In life, you will often be told to just "tough it out" and that "things will get better." This is because most people seem to operate under the belief that as time passes, it is inevitable that the Universe will become sentient, somehow acknowledge their sadness and look to do something about it. Unfortunately, the reality is that the Universe does not care about you - it's too busy doing Universe-y things like expanding and being the home of all conceivable existence - and that you're just a lonely human standing on a bit of dirt, surrounded by water on all sides.
While this may sound a little disheartening, taking responsibility for your own actions and not simply expecting things to get better because they have to is all part of being a functioning human being. While quitting your mundane job, exiting your loveless relationship and moving to Alaska for a life of solitude tomorrow wouldn't be considered a reasonable decision, you needn't completely overhaul your life in the space of 24 hours, but rather attempt to make small decisions that will ultimately lead to you becoming happier in the long run.
Stress can have some nasty implications, and with no outlet to get rid of that stress you're essentially a nervous breakdown waiting to happen.
In a world where people are all too eager to take topless photographs of their pectorals in their bathroom mirror, you could be forgiven for thinking that self-described "gym freaks" now have the monopoly on physical exercise, but to alleviate stress often the best medicine is to simply run it off.
Stress is essentially the build-up of worry and anxiety, which manifests itself in your body as adrenaline. Exercise puts this excess adrenaline to good use, instead of needlessly storing it up inside of you. Going for a run at least once per day won't miraculously get rid of your stress, but it'll certainly make it easier to deal with.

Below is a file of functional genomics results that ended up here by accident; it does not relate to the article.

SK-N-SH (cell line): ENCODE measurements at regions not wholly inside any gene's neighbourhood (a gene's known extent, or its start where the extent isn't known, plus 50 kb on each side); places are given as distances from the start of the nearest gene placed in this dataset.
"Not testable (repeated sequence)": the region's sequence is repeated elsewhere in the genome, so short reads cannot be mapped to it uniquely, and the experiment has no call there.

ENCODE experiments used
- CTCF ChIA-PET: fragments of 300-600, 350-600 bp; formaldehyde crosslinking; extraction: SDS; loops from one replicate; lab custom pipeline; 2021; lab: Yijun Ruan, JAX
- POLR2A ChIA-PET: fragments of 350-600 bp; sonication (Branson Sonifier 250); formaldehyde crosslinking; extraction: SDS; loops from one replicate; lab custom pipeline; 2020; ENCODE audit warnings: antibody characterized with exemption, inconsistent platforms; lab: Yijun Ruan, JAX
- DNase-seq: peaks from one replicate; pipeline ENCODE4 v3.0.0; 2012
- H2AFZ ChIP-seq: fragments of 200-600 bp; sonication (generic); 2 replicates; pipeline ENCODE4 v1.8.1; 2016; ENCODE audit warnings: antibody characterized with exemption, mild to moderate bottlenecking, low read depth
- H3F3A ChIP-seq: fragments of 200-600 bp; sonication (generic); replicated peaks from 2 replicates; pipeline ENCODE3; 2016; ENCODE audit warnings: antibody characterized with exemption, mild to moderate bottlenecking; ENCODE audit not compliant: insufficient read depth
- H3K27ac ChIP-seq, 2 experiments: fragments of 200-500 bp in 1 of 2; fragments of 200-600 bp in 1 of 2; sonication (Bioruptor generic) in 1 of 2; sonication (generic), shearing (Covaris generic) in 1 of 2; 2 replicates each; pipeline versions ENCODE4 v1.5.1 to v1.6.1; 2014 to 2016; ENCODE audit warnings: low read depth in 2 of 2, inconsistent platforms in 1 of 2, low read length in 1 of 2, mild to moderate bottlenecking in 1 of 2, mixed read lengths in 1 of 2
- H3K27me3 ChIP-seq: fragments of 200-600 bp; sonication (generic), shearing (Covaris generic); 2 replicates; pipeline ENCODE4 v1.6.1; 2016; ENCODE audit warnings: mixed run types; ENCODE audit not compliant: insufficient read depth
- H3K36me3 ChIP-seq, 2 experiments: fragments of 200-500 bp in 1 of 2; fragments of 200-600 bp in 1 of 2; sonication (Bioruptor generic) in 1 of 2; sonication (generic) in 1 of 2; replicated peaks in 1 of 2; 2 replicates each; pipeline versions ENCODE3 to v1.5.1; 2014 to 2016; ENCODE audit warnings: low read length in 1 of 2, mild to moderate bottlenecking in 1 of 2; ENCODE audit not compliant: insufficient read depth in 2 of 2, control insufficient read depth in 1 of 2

WIth jobs increasingly difficult to come by, those who obtain a good one, or at least a half-decent one, wear it as a badge of honour. There's no problem with this, but constantly being confronted by the success of others can have a detrimental effect on your self-esteem, or inspire you to become ferociously competitive.
While striving for success is by no means a bad thing, that success should not be solely determined by your occupation. Convincing yourself that your career is the determining factor of your character will only inevitably lead to the unnecessary worry that you are somehow not fulfilling your potential. Having a good, well-paying job is important to the majority of people, but it should never be considered the only important thing.
Never underestimate the importance of doing absolutely nothing. Far too often we're encouraged to take advantage of all the spare time we have, with "inspirational" posters and the like informing us to live every day as though it's our last.
But no, you shouldn't do that. You shouldn't be made to feel guilty about not spending every minute of your life producing shit, or trying to make everlasting memories. It's fine to be lazy some days, and to just sit down and do sod all.
No matter how much you might enjoy your job and how incapable you feel of simply allowing yourself to switch off and not fill up each and every minute of spare time you have, make sure you set aside some time to be a slob every now and again.
Reading dietary guides always seems like an exercise in self-punishment in which you give up everything good in your life in favour of only eating salad, but you don't have to pledge your allegiance to green food in order to suddenly become happy.
Alcohol, which alongside nicotine will be the first thing your doctor will tell you to abolish from your diet, works nicely in the short-term despite its negative impact on you in the long-term. The reasoning behind this is that alcohol is a relaxant when first consumed, but if you're under pressure it can play havoc in your ol' brainbox after it metabolises in your system, which is why it's considered a depressant.
Going on a crash course diet and limiting your daily food intake to cereal and tomato juice won't make you happy. You need things like alcohol in your life to distract you from the inevitability of death. You also need chocolate, the consumption of which releases certain neurotransmitters which help to decreass stress, and you need coffee, though switching to decaf would be preferable.